Just make sure that you stay organized during your search. And I am going to save it in my Resumes folder. So again, it's under my Resumes folder, Mariann Siegert -Resume, and it's going to be a PDF document. I just click on Save and there it is. Now if I look at my PDF document, it looks beautiful. Nothing's changed. Everything's in place. No tweaking is needed. And I am going to go ahead and close out of the Adobe document and I am back in Word. If you've purchased Acrobat, not just the Acrobat Reader but the actual full version, you may also use the printer driver that comes with the program.
In order to do that, you just go up to File, but instead of going to our Save As, as we've been doing, we're going to print since it's a printer driver. So click on File, click on Print. Make sure your printer driver here says Adobe PDF. Now remember, you're only going to see this if you've purchased that full-blown version of Acrobat, not just Acrobat Reader. Then click on Print. After you click on File > Print, if it doesn't pop up automatically, you may see the little spinning wheel going on forever here.
Look down in the bottom. It may be minimized down here. And if you click on it, you'll see that you've got your Save PDF file as dialog box kind of hidden down there and minimized on the bottom. And then just bring it up. We're going to save this file on our desktop underneath of our Resumes folder. Make sure that you browse to wherever you've created your Resumes folder. We're going to give it a name. I am going to stay with the same naming convention, Mariann Siegert - Resume, and I am just going to put 2 since this is the second PDF that we've saved.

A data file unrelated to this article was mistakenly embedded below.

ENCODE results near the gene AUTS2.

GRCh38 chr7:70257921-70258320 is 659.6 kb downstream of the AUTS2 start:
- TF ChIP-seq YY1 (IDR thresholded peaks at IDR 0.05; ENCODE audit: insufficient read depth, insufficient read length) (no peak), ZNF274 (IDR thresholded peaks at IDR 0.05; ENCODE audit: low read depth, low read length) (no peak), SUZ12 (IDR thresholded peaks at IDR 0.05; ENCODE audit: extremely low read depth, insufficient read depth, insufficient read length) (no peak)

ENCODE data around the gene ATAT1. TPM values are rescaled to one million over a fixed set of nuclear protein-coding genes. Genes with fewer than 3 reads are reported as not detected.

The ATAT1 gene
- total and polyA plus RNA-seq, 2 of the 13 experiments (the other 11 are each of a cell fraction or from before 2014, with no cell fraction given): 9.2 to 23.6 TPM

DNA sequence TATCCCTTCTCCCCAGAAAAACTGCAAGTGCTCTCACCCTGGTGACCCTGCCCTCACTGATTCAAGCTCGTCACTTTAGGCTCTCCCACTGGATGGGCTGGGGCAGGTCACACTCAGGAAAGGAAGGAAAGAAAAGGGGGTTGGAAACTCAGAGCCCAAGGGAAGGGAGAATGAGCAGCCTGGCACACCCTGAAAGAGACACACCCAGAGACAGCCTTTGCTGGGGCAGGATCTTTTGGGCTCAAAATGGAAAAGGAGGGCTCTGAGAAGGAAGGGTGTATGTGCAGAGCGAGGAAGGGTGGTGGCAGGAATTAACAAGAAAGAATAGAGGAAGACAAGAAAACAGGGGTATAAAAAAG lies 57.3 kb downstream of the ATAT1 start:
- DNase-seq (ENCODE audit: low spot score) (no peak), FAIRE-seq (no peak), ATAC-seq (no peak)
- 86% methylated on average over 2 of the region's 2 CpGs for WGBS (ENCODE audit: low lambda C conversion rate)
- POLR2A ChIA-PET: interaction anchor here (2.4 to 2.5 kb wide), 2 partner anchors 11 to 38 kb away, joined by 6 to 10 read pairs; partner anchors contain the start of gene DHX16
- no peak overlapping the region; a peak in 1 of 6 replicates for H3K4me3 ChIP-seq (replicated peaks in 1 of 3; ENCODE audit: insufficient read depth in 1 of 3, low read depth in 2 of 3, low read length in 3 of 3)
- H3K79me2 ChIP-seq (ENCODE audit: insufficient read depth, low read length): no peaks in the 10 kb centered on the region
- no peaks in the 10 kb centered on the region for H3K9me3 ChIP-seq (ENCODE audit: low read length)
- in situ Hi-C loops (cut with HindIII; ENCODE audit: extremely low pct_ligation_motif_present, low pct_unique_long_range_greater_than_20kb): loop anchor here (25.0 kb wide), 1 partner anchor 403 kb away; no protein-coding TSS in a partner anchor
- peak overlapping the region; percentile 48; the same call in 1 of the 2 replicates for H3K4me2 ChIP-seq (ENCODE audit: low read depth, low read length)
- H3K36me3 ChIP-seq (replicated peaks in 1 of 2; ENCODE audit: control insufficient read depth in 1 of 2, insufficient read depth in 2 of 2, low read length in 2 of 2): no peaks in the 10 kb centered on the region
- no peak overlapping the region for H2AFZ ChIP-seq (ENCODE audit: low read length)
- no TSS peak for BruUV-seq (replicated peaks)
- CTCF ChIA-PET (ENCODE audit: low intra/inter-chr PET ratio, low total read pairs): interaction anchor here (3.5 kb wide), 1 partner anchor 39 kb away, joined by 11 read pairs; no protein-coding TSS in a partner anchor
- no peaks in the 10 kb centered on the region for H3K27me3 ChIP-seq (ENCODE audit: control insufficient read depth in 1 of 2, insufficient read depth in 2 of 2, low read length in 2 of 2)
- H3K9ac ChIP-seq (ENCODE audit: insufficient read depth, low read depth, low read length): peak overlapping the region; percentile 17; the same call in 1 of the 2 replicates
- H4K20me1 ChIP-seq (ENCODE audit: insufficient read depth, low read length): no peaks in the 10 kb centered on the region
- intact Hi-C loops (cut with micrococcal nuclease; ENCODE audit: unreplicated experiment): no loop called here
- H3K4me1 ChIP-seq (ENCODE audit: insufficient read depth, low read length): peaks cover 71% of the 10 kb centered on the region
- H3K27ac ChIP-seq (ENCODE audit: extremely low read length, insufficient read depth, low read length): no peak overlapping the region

Make sure the Save file as type says PDF file; it should automatically say that. And then click on Save. These are just a few of the ways to save a file to PDF. Of course, there are a million different situations out there: folks using Macs, PCs, that you created your resume in a different version of Word, or use WordPerfect instead. You might have Adobe installed, or you don't have Adobe installed and on and on and on. So the possibilities are almost infinite. Therefore, depending on your own setup and needs, if the two above situations didn't match your situation, simply perform a search on the Internet.
There's lots of information out there on creating PDFs from your documents. It's a good idea to save a copy of your resume to PDF format so that you're ready in a moment's notice. You never know when a situation will arise that your future employer needs your resume sent to them ASAP in PDF format. Show them that you're not only computer savvy and technically advanced, you're also well prepared. The beauty of sending your resume in PDF format is your masterpiece will still look the same on the employer's screen as it does on yours.